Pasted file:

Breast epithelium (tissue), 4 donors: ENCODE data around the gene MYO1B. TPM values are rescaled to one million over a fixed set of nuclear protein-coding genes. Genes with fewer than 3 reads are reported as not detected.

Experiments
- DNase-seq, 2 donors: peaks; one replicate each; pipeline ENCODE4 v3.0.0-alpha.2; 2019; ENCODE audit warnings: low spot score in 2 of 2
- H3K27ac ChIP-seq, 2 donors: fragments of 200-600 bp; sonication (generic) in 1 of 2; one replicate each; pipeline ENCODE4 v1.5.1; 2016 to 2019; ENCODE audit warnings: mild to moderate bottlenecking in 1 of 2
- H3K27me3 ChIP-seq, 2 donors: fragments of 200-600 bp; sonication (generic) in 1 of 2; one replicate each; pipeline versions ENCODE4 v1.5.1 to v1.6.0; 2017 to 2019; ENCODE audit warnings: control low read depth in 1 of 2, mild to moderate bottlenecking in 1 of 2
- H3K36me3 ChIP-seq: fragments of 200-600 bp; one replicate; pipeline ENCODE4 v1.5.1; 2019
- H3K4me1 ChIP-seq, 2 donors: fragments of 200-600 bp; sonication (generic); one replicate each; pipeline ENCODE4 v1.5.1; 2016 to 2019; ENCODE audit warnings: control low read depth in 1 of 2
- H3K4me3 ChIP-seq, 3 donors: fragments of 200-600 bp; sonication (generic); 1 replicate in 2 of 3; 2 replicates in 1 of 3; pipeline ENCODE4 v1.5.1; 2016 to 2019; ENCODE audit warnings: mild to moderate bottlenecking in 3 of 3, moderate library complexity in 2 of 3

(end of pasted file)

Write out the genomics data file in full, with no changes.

Breast epithelium (tissue), 4 donors: ENCODE data around the gene MYO1B. TPM values are rescaled to one million over a fixed set of nuclear protein-coding genes. Genes with fewer than 3 reads are reported as not detected.

Experiments
- DNase-seq, 2 donors: peaks; one replicate each; pipeline ENCODE4 v3.0.0-alpha.2; 2019; ENCODE audit warnings: low spot score in 2 of 2
- H3K27ac ChIP-seq, 2 donors: fragments of 200-600 bp; sonication (generic) in 1 of 2; one replicate each; pipeline ENCODE4 v1.5.1; 2016 to 2019; ENCODE audit warnings: mild to moderate bottlenecking in 1 of 2
- H3K27me3 ChIP-seq, 2 donors: fragments of 200-600 bp; sonication (generic) in 1 of 2; one replicate each; pipeline versions ENCODE4 v1.5.1 to v1.6.0; 2017 to 2019; ENCODE audit warnings: control low read depth in 1 of 2, mild to moderate bottlenecking in 1 of 2
- H3K36me3 ChIP-seq: fragments of 200-600 bp; one replicate; pipeline ENCODE4 v1.5.1; 2019
- H3K4me1 ChIP-seq, 2 donors: fragments of 200-600 bp; sonication (generic); one replicate each; pipeline ENCODE4 v1.5.1; 2016 to 2019; ENCODE audit warnings: control low read depth in 1 of 2
- H3K4me3 ChIP-seq, 3 donors: fragments of 200-600 bp; sonication (generic); 1 replicate in 2 of 3; 2 replicates in 1 of 3; pipeline ENCODE4 v1.5.1; 2016 to 2019; ENCODE audit warnings: mild to moderate bottlenecking in 3 of 3, moderate library complexity in 2 of 3